What about the Erie Canal?

Nancy's Dad

Well, you know, it's a famous old waterway, dug with a lot of brutal labor, manual labor, a lot of it, and it was a tremendous feat of engineering, and generated lots of songs, and there was traffic that went along it, and things like that. But it didn't last very long. I mean, the railroads came, and then the trucks came, and water transport went out of fashion. You know. And the question is kind of, what's become of it?

Nancy Updike

And before I answer that question, I just want to quickly remind our listeners of everything they, of course, already know about the Canal. Longest canal in the U.S., when it was built. 363 miles. Linking Lake Erie and the rest of the Great Lakes to the Atlantic via the Hudson River, dug by hand, with travels and pre-industrial tools, before our country was even 50 years old. And it was our first big success in physically uniting the United States by connecting the built-up east coast with the midwest.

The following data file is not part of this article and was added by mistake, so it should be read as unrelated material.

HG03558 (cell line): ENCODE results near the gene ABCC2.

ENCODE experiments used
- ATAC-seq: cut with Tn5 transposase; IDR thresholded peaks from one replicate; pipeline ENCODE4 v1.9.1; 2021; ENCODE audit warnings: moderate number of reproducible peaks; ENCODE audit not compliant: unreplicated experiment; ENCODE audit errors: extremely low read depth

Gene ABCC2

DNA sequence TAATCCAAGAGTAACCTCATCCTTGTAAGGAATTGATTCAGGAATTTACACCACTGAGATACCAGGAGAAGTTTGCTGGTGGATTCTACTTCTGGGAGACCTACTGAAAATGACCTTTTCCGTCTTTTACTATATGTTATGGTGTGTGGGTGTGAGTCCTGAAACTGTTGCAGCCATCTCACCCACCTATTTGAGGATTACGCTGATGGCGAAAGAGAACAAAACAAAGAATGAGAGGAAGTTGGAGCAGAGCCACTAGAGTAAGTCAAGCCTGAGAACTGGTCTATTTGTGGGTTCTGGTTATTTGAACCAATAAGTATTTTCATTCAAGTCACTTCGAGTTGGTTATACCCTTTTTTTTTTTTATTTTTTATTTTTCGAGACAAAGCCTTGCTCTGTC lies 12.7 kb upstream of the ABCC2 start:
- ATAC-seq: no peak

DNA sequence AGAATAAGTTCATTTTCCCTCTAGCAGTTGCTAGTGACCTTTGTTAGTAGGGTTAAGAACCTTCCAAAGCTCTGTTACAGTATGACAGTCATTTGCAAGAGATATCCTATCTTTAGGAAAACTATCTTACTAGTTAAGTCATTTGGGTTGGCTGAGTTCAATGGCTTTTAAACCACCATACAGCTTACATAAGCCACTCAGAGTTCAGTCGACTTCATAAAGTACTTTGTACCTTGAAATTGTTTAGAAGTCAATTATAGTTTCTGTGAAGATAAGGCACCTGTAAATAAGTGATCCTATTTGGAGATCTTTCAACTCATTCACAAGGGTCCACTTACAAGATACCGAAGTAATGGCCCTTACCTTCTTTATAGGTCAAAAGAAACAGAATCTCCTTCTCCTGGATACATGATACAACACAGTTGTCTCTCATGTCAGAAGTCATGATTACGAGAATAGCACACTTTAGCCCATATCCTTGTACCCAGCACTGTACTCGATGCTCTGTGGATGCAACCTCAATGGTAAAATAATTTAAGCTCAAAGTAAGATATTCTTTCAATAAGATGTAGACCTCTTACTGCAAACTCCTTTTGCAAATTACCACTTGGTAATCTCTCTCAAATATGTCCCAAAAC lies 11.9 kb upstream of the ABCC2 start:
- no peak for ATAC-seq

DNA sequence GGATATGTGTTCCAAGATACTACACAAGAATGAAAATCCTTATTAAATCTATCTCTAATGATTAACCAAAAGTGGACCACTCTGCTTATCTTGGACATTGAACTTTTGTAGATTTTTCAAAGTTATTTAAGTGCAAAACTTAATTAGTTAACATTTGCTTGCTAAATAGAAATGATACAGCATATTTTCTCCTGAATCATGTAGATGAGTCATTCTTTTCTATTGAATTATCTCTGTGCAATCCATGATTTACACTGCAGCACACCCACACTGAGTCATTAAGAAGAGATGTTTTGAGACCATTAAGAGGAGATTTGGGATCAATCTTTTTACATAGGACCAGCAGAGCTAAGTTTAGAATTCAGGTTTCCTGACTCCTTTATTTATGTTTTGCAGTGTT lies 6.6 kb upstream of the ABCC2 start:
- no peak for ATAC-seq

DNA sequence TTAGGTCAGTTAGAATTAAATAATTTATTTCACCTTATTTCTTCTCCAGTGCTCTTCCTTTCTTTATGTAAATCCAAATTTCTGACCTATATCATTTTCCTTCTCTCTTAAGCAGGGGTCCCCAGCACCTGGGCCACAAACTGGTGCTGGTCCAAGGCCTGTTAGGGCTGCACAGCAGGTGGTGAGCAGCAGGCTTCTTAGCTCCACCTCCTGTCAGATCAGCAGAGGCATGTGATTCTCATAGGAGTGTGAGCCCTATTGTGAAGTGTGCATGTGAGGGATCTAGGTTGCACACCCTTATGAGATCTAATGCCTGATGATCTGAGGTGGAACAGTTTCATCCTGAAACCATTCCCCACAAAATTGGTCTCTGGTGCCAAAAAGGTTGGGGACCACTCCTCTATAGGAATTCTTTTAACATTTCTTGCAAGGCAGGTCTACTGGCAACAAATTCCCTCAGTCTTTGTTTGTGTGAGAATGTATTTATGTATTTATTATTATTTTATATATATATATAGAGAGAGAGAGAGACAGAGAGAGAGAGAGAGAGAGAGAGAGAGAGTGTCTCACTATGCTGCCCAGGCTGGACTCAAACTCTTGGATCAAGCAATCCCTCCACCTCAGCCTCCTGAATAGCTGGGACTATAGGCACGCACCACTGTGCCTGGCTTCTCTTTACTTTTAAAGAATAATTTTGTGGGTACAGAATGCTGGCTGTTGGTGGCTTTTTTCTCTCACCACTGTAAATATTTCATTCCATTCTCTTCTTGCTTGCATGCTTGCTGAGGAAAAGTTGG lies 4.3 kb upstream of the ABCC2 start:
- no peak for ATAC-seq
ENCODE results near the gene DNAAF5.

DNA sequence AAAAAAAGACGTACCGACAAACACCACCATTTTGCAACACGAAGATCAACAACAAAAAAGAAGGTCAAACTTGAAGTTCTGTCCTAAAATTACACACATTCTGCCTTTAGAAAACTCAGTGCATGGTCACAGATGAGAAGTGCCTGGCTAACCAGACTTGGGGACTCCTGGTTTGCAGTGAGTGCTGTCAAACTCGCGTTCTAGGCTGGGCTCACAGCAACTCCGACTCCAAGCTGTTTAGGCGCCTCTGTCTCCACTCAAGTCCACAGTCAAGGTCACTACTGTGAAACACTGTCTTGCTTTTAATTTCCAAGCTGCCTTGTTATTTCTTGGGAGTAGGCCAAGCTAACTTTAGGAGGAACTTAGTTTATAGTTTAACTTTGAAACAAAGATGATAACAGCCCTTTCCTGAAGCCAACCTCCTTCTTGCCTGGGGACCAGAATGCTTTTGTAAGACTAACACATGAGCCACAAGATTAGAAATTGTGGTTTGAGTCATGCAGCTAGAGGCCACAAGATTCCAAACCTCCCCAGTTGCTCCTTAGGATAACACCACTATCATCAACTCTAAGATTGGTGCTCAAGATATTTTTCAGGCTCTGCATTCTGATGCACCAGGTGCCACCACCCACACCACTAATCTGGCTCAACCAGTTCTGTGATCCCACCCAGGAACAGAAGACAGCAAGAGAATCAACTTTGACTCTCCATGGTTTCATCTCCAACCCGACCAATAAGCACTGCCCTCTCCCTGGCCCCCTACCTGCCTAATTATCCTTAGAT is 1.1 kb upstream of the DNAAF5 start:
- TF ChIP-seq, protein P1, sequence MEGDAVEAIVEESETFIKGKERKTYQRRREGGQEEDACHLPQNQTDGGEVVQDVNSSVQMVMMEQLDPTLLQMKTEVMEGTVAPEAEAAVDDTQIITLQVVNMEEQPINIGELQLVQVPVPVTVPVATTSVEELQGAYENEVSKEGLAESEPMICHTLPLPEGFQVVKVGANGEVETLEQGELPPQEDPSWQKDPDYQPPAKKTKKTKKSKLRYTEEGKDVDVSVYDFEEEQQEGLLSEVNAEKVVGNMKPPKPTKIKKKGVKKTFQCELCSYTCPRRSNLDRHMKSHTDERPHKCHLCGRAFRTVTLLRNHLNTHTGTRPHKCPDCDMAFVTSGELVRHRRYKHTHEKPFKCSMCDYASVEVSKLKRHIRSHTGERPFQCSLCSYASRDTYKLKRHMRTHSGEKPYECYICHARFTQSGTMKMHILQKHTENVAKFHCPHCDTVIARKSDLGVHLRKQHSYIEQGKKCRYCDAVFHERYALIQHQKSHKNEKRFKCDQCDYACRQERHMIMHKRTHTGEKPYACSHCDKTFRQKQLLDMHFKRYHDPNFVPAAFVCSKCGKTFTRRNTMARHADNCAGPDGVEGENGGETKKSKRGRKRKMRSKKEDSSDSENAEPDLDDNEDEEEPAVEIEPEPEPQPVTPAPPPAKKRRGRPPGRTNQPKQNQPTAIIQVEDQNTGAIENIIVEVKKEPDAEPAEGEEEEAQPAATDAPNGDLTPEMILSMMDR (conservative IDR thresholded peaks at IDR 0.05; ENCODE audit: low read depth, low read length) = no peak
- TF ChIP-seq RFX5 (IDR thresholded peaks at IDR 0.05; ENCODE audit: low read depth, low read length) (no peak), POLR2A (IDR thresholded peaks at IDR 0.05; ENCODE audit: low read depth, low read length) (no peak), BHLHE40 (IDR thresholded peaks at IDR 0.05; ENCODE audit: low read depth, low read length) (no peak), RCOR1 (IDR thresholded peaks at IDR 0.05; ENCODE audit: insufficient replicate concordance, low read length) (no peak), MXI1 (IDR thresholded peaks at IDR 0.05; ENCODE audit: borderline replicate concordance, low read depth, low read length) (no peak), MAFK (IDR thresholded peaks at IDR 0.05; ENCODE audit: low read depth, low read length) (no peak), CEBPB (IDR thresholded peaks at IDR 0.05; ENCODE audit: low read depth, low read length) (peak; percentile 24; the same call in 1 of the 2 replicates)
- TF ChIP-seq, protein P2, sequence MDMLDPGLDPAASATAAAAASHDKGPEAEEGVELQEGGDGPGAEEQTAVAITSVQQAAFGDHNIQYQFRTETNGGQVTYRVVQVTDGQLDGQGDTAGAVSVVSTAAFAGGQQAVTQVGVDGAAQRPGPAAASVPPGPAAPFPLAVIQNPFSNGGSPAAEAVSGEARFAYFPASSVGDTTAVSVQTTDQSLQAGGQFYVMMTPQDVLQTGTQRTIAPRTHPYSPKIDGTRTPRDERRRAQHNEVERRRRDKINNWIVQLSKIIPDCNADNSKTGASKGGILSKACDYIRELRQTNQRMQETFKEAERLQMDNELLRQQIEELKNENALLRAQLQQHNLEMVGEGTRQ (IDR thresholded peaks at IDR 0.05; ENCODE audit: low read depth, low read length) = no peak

This is Craig Williams, curator at the New York State Museum.

Craig Williams

It must have been tremendously exciting. They were doing something unprecedented. They were building a canal to the moon. And it must've been tremendously confidence-building for a society that was still an incredibly young republic that they could pull something like this off.

Nancy Updike

So I did find out what became of the canal, and some things you just cannot express in words alone. The canal is too big, so I wrote a song with my friend, Dave Hill.

Dave Hill

[SINGING] Give it to me, woman.

Nancy Updike

Easy, easy!

Craig Williams

They were building a canal to the moon. A canal to the moon.

Nancy Updike